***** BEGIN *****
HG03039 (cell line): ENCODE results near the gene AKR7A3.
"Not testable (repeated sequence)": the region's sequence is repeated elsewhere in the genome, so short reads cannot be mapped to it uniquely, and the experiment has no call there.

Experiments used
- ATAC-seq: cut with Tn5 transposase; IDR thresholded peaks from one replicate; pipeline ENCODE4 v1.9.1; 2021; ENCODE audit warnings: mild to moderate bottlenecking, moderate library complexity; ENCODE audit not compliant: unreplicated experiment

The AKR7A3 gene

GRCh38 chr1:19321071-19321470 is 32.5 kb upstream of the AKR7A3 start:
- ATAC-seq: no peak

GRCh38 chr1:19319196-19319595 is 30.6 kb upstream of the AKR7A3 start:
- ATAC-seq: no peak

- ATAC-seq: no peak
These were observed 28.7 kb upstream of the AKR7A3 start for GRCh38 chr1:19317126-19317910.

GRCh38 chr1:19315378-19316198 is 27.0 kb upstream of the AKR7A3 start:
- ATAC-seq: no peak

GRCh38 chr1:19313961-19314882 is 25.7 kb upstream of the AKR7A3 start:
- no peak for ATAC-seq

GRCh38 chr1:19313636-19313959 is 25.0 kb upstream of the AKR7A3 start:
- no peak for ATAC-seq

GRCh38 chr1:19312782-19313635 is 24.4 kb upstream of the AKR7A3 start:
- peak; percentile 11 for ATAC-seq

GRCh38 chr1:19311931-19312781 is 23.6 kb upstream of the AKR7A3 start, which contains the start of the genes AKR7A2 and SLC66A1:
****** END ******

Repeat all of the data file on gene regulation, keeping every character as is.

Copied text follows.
HG03039 (cell line): ENCODE results near the gene AKR7A3.
"Not testable (repeated sequence)": the region's sequence is repeated elsewhere in the genome, so short reads cannot be mapped to it uniquely, and the experiment has no call there.

Experiments used
- ATAC-seq: cut with Tn5 transposase; IDR thresholded peaks from one replicate; pipeline ENCODE4 v1.9.1; 2021; ENCODE audit warnings: mild to moderate bottlenecking, moderate library complexity; ENCODE audit not compliant: unreplicated experiment

The AKR7A3 gene

GRCh38 chr1:19321071-19321470 is 32.5 kb upstream of the AKR7A3 start:
- ATAC-seq: no peak

GRCh38 chr1:19319196-19319595 is 30.6 kb upstream of the AKR7A3 start:
- ATAC-seq: no peak

- ATAC-seq: no peak
These were observed 28.7 kb upstream of the AKR7A3 start for GRCh38 chr1:19317126-19317910.

GRCh38 chr1:19315378-19316198 is 27.0 kb upstream of the AKR7A3 start:
- ATAC-seq: no peak

GRCh38 chr1:19313961-19314882 is 25.7 kb upstream of the AKR7A3 start:
- no peak for ATAC-seq

GRCh38 chr1:19313636-19313959 is 25.0 kb upstream of the AKR7A3 start:
- no peak for ATAC-seq

GRCh38 chr1:19312782-19313635 is 24.4 kb upstream of the AKR7A3 start:
- peak; percentile 11 for ATAC-seq

GRCh38 chr1:19311931-19312781 is 23.6 kb upstream of the AKR7A3 start, which contains the start of the genes AKR7A2 and SLC66A1: